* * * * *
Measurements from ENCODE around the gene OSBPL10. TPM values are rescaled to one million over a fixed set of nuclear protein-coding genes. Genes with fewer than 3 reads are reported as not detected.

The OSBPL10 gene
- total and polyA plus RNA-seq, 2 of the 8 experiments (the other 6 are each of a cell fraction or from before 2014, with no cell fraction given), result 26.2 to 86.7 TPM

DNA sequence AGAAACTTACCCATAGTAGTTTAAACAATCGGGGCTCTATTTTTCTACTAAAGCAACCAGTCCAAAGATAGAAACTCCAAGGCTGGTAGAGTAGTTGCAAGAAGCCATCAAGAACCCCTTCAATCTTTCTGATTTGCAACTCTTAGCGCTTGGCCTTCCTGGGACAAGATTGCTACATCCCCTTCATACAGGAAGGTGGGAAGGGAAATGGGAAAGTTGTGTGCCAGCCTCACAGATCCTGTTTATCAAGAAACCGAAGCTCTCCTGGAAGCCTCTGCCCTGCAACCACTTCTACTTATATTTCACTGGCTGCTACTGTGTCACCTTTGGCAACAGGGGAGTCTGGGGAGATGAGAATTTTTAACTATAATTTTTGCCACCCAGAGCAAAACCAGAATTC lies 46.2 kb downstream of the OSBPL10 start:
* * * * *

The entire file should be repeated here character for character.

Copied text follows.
Measurements from ENCODE around the gene OSBPL10. TPM values are rescaled to one million over a fixed set of nuclear protein-coding genes. Genes with fewer than 3 reads are reported as not detected.

The OSBPL10 gene
- total and polyA plus RNA-seq, 2 of the 8 experiments (the other 6 are each of a cell fraction or from before 2014, with no cell fraction given), result 26.2 to 86.7 TPM

DNA sequence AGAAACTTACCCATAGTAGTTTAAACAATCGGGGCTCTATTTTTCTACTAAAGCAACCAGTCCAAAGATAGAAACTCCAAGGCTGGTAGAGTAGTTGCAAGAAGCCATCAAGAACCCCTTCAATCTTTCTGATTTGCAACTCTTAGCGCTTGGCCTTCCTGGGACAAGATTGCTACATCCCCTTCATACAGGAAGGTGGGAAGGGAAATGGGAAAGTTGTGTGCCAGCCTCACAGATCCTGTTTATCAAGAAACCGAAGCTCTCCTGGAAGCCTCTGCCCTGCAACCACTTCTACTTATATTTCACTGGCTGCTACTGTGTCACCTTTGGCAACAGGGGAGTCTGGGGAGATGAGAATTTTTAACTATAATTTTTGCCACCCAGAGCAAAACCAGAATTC lies 46.2 kb downstream of the OSBPL10 start: